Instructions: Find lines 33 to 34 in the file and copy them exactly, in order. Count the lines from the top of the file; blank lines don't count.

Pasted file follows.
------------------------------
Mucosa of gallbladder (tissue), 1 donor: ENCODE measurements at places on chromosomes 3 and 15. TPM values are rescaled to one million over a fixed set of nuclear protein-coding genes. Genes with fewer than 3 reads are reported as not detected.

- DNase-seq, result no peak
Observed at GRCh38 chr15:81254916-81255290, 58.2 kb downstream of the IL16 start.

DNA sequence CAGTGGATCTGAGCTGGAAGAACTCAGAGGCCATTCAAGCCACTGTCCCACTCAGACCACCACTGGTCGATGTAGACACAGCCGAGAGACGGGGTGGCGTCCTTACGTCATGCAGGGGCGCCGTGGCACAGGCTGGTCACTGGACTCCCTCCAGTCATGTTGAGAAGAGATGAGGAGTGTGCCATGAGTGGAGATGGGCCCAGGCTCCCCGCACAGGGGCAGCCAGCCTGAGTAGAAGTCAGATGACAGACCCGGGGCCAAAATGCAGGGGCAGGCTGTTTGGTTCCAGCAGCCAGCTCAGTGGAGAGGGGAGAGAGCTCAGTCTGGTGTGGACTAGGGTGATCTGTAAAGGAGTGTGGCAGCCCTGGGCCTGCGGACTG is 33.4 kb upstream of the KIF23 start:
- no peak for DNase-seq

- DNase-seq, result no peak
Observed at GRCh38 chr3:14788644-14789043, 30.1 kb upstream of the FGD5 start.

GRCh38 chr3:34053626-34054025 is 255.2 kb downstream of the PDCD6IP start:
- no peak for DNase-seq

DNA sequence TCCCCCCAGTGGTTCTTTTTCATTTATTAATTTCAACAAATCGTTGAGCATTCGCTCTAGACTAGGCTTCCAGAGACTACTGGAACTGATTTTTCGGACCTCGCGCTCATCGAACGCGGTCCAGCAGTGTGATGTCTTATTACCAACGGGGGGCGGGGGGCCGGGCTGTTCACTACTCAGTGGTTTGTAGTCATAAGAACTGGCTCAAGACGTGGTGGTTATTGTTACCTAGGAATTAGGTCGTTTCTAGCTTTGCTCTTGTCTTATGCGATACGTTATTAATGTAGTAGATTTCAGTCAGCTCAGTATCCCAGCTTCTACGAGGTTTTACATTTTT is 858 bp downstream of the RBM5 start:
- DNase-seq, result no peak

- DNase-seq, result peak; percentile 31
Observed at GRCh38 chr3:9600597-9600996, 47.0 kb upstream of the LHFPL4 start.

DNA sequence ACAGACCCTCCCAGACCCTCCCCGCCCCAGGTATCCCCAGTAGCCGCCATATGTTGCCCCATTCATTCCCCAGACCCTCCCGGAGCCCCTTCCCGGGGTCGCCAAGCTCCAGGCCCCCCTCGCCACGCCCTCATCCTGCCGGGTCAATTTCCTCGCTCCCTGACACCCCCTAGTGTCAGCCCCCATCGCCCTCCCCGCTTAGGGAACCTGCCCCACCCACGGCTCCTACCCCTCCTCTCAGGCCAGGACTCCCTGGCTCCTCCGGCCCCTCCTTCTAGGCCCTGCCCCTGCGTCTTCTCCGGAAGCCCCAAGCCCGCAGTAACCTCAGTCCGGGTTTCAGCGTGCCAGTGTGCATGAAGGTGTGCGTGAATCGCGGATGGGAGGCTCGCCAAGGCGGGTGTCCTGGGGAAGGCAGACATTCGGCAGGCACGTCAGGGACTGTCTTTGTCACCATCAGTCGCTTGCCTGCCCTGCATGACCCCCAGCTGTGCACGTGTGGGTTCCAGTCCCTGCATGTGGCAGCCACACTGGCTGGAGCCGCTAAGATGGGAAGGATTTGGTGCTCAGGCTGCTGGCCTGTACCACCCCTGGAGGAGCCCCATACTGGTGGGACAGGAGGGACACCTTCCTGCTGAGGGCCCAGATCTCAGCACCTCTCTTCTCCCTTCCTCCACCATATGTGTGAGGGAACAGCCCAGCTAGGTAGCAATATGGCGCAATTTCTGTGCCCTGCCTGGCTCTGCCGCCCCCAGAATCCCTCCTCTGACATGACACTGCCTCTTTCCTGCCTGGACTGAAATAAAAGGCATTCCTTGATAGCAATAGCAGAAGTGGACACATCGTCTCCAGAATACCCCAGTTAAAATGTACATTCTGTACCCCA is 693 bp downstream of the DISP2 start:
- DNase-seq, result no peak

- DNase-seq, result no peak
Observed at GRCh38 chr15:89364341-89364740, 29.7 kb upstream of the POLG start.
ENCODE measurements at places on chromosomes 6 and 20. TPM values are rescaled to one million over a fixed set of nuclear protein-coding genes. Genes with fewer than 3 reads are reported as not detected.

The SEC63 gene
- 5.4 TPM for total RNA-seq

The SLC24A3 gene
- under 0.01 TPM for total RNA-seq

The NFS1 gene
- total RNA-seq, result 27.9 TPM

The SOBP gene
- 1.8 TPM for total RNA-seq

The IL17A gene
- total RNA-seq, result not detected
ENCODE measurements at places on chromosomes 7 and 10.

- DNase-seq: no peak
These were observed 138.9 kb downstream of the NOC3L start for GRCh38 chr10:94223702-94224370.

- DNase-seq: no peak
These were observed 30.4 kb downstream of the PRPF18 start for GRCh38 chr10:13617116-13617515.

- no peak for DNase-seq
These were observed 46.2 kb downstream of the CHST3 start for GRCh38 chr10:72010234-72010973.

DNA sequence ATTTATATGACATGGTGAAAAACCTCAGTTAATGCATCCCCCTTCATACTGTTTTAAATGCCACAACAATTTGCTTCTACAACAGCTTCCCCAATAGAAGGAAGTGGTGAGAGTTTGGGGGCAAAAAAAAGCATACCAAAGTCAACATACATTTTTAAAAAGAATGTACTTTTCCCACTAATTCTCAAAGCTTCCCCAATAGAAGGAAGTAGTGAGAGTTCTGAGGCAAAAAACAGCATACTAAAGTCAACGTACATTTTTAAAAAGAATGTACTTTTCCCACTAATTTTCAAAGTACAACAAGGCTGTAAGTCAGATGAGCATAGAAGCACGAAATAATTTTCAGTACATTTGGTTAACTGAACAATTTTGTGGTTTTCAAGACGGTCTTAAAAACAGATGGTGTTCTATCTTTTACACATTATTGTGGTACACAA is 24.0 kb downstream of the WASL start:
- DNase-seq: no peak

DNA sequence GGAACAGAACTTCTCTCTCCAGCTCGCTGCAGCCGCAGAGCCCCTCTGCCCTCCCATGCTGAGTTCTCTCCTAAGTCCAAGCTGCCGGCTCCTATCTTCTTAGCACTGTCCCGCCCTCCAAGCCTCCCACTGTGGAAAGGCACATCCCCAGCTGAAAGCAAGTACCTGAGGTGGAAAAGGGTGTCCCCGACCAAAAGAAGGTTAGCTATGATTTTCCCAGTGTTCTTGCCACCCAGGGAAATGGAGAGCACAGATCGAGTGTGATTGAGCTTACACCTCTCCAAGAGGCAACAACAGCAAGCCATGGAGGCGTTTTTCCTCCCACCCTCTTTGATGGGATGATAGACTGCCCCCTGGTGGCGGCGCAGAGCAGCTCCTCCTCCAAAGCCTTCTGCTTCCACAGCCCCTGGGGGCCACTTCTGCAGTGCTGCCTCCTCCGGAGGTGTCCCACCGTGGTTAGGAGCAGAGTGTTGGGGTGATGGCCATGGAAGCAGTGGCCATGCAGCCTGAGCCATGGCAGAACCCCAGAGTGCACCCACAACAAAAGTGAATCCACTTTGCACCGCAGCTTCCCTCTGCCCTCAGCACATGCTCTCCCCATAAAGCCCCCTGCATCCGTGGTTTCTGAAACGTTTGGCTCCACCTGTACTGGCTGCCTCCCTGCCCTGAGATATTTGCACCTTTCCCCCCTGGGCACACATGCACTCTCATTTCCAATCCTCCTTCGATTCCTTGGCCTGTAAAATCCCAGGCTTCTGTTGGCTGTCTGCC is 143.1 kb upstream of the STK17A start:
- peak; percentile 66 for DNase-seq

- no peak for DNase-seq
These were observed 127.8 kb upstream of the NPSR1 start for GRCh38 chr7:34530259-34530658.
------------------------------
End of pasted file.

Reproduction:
These were observed 30.4 kb downstream of the PRPF18 start for GRCh38 chr10:13617116-13617515.

- no peak for DNase-seq